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Threat Intelligence

6/14/2019
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Better Cybersecurity Research Requires More Data Sharing

Researchers at the Workshop on the Economics of Information Security highlight the cost savings of sharing cybersecurity data and push for greater access to information on breaches, attacks, and incidents.

Good data on attacker tactics, security incidents, and breaches is key to identifying trends in cybersecurity, but datasets — even among academic researchers — are often not made public and just as often are of poor quality, according to security researchers who presented their conclusions at the annual Workshop on the Economics of Information Security (WEIS) conference.  

In a previous sampling of some 965 papers, a group of researchers from the University of Tulsa found that only 6% created their own datasets and made them public. Yet the value of such data exceeds $663 million just in cost savings to subsequent research efforts, according to a paper presented at the WEIS conference by the same group.

"There is a lot of value there," says Tyler Moore, one of the authors and an associate professor of cybersecurity at the Tandy School of Computer Science at the University of Tulsa. "Cybersecurity research datasets do create a lot of value by making the data available to other researchers."

Data is key to a variety of initiatives in cybersecurity. From training machine-learning systems to detect threats to analyzing whether breach regulations actually results in better defenses, researchers and security professionals need more and better datasets. 

Yet sharing of data — even among researchers — does not happen often enough, says Sam Ransbotham, co-chairman of the WEIS 2019 conference and associate professor of the Carroll School of Management at Boston College.

"Everyone wants to use these datasets, but no one wants to create them and release them," he says. "Companies want to show you all the cool stuff that they have done, but ask for their security data and that is a problem."

Seven years after their original research into the costs of breaches, a group of researchers from the University of Cambridge pulled together the best data on current breach costs. The data is very scattershot and authoritative information is still not available, but the researchers are doing the best with the information they can obtain, Ransbotham says.

"The problem, trying to get more data, goes throughout all the papers," he says. "None of this data is perfect. If you look at almost everything they talked about — and this is not negative — it is the current state of uncertainty."

The value of the data is significant, the University of Tulsa researchers found. In the paper they presented at the WEIS conference, Moore and the other researchers analyzed a collection of cybersecurity datasets funded by the US Department of Homeland Security (DHS) and known as IMPACT; they found that almost 2,300 people have requested data from the system. With the average dataset valued at $291,000 in saved costs, those requests total $663 million.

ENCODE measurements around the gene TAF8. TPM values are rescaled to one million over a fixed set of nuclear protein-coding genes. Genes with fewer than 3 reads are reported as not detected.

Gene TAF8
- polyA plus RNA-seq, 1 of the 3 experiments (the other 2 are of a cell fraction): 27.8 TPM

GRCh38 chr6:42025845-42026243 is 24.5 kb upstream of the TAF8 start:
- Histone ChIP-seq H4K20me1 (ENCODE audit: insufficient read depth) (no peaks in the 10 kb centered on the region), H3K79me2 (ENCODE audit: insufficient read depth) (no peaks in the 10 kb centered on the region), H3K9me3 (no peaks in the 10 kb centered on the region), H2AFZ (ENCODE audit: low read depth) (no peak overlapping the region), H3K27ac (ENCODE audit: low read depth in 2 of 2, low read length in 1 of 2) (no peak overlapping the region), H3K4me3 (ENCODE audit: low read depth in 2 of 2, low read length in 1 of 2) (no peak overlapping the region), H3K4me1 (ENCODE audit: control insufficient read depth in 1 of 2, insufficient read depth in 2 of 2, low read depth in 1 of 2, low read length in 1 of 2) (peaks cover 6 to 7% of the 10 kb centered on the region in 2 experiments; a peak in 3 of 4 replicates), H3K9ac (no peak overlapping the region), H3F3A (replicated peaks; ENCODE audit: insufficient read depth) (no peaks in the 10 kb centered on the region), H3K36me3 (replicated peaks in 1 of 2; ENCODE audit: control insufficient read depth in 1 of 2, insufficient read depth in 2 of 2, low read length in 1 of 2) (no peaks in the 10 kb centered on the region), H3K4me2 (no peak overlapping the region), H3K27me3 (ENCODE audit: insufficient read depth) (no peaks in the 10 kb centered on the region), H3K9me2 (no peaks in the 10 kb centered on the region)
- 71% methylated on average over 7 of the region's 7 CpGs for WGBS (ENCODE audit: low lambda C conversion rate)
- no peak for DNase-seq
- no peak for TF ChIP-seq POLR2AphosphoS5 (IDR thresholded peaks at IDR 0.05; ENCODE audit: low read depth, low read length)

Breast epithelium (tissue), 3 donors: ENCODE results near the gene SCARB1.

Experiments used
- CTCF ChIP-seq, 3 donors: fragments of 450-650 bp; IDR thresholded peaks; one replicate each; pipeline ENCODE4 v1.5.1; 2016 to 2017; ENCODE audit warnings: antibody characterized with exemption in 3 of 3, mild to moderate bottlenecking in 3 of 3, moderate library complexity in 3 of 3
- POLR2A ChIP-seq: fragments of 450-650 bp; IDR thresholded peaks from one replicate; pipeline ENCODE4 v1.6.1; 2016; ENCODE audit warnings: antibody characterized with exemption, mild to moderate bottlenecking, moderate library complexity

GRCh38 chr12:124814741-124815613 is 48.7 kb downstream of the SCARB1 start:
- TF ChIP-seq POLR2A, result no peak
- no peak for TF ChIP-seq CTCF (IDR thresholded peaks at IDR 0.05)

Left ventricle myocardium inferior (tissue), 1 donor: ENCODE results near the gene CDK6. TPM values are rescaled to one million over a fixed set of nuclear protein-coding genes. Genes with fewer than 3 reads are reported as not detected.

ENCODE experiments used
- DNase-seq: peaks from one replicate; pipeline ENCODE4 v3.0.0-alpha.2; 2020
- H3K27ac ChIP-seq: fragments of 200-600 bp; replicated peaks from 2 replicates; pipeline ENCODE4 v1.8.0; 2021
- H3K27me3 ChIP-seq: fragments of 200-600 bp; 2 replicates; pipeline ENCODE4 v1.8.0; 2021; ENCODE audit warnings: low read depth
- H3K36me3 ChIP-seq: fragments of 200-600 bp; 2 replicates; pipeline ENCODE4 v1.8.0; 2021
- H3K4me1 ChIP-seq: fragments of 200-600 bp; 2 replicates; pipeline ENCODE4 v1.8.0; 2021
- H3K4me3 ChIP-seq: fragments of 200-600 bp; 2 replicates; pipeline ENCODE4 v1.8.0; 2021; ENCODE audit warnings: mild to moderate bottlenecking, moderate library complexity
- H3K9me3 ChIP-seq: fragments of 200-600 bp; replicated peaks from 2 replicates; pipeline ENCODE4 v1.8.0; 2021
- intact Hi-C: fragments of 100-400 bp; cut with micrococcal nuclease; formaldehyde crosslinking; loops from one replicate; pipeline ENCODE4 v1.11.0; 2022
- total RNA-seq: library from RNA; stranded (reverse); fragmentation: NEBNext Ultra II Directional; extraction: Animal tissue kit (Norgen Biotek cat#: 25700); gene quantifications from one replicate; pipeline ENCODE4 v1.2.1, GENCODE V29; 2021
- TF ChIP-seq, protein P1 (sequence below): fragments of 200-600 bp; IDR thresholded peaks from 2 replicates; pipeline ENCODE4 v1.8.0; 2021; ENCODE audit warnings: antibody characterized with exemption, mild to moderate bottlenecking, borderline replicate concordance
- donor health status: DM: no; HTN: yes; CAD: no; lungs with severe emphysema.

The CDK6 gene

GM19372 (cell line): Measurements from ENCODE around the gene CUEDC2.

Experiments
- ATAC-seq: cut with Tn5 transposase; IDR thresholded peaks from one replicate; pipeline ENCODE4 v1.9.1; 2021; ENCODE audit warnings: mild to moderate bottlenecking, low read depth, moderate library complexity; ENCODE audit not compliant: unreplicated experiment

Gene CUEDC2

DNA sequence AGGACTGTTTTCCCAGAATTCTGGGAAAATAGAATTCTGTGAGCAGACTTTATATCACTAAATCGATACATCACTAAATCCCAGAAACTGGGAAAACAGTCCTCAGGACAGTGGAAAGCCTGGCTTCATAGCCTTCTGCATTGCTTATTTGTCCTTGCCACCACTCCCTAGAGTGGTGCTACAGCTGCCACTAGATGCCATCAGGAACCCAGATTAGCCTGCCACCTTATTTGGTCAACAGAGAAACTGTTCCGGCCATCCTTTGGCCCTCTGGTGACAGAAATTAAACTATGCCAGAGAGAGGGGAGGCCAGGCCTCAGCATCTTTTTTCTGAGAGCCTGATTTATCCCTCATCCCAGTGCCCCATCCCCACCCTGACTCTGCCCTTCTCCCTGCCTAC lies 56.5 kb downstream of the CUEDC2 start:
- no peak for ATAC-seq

"The research community has to decide what our norms will be and what our values are," Moore says. "There should be a default to make data sets available in order to view research as a scientific contribution."

In previous research, Moore and other University of Tulsa researchers found that of a sample of 965 research papers, 55% used data in some form. About 44% of those papers using data did not create their own dataset, while 56% did. Yet only 6% of 965 papers both created their own data and publicly shared that data, according to the University of Tulsa research.

That leaves many researchers struggling to find creative ways to use existing data sets to produce new insights, says Boston College's Ransbotham.

"These are people using trace data in some new and clever ways," he says. "They are trying to figure out stuff from the data that is leaked out there in ways that are new."

For many researchers, the problem is that sharing data gives no significant payoff. However, the University of Tulsa team found that a slight benefit: Research papers that included public datasets were cited an additional four times per year, which is small but significant, Tyler says. 

Still, that may not be enough to convince many researchers to share, he acknowledges.

"There needs to be a recognition in the community to share more widely, but how do we get there?" he says. "It would be great to have benefactors because right now you only have a very small amount of money from DHS."

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Veteran technology journalist of more than 20 years. Former research engineer. Written for more than two dozen publications, including CNET News.com, Dark Reading, MIT's Technology Review, Popular Science, and Wired News. Five awards for journalism, including Best Deadline ... View Full Bio

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